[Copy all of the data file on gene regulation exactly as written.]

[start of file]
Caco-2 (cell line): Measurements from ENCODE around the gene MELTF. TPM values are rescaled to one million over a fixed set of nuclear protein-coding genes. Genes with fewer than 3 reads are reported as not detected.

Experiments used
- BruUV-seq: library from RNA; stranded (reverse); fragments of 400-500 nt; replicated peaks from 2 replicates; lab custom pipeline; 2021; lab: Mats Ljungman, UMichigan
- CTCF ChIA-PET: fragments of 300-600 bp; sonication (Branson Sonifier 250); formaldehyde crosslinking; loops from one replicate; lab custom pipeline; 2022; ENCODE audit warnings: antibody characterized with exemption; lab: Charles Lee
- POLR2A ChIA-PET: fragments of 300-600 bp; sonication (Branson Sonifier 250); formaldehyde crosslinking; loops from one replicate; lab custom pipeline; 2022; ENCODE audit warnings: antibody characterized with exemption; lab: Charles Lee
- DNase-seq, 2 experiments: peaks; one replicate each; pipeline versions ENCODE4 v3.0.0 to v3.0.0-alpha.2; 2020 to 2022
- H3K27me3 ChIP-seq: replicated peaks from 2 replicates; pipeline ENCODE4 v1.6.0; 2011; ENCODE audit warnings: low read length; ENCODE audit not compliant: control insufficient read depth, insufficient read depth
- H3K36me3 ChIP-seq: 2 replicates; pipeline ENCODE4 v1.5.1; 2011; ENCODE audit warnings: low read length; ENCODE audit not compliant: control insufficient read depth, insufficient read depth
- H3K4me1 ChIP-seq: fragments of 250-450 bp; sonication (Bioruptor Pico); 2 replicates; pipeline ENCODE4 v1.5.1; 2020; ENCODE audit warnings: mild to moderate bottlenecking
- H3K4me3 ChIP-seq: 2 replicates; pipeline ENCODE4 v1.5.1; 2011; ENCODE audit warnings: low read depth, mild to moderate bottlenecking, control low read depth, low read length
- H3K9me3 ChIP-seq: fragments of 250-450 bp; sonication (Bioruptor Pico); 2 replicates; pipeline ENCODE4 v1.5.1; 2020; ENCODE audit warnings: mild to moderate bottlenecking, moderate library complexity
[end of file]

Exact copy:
Caco-2 (cell line): Measurements from ENCODE around the gene MELTF. TPM values are rescaled to one million over a fixed set of nuclear protein-coding genes. Genes with fewer than 3 reads are reported as not detected.

Experiments used
- BruUV-seq: library from RNA; stranded (reverse); fragments of 400-500 nt; replicated peaks from 2 replicates; lab custom pipeline; 2021; lab: Mats Ljungman, UMichigan
- CTCF ChIA-PET: fragments of 300-600 bp; sonication (Branson Sonifier 250); formaldehyde crosslinking; loops from one replicate; lab custom pipeline; 2022; ENCODE audit warnings: antibody characterized with exemption; lab: Charles Lee
- POLR2A ChIA-PET: fragments of 300-600 bp; sonication (Branson Sonifier 250); formaldehyde crosslinking; loops from one replicate; lab custom pipeline; 2022; ENCODE audit warnings: antibody characterized with exemption; lab: Charles Lee
- DNase-seq, 2 experiments: peaks; one replicate each; pipeline versions ENCODE4 v3.0.0 to v3.0.0-alpha.2; 2020 to 2022
- H3K27me3 ChIP-seq: replicated peaks from 2 replicates; pipeline ENCODE4 v1.6.0; 2011; ENCODE audit warnings: low read length; ENCODE audit not compliant: control insufficient read depth, insufficient read depth
- H3K36me3 ChIP-seq: 2 replicates; pipeline ENCODE4 v1.5.1; 2011; ENCODE audit warnings: low read length; ENCODE audit not compliant: control insufficient read depth, insufficient read depth
- H3K4me1 ChIP-seq: fragments of 250-450 bp; sonication (Bioruptor Pico); 2 replicates; pipeline ENCODE4 v1.5.1; 2020; ENCODE audit warnings: mild to moderate bottlenecking
- H3K4me3 ChIP-seq: 2 replicates; pipeline ENCODE4 v1.5.1; 2011; ENCODE audit warnings: low read depth, mild to moderate bottlenecking, control low read depth, low read length
- H3K9me3 ChIP-seq: fragments of 250-450 bp; sonication (Bioruptor Pico); 2 replicates; pipeline ENCODE4 v1.5.1; 2020; ENCODE audit warnings: mild to moderate bottlenecking, moderate library complexity